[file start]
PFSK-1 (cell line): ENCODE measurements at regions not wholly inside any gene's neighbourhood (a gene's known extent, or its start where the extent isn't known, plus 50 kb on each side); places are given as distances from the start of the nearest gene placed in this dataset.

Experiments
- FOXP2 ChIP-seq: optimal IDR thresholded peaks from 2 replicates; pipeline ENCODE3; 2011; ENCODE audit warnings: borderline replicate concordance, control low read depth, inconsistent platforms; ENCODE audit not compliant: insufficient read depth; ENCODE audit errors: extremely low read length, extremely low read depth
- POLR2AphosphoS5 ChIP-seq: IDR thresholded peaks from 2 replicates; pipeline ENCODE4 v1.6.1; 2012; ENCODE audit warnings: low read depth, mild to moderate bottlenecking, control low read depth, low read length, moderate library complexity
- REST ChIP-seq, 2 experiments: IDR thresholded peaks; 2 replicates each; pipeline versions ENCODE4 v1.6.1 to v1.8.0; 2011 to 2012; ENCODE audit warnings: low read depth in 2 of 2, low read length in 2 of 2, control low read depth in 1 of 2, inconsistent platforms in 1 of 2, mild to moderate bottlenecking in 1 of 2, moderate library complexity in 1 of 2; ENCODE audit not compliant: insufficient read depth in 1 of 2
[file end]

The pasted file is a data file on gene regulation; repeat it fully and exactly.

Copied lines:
PFSK-1 (cell line): ENCODE measurements at regions not wholly inside any gene's neighbourhood (a gene's known extent, or its start where the extent isn't known, plus 50 kb on each side); places are given as distances from the start of the nearest gene placed in this dataset.

Experiments
- FOXP2 ChIP-seq: optimal IDR thresholded peaks from 2 replicates; pipeline ENCODE3; 2011; ENCODE audit warnings: borderline replicate concordance, control low read depth, inconsistent platforms; ENCODE audit not compliant: insufficient read depth; ENCODE audit errors: extremely low read length, extremely low read depth
- POLR2AphosphoS5 ChIP-seq: IDR thresholded peaks from 2 replicates; pipeline ENCODE4 v1.6.1; 2012; ENCODE audit warnings: low read depth, mild to moderate bottlenecking, control low read depth, low read length, moderate library complexity
- REST ChIP-seq, 2 experiments: IDR thresholded peaks; 2 replicates each; pipeline versions ENCODE4 v1.6.1 to v1.8.0; 2011 to 2012; ENCODE audit warnings: low read depth in 2 of 2, low read length in 2 of 2, control low read depth in 1 of 2, inconsistent platforms in 1 of 2, mild to moderate bottlenecking in 1 of 2, moderate library complexity in 1 of 2; ENCODE audit not compliant: insufficient read depth in 1 of 2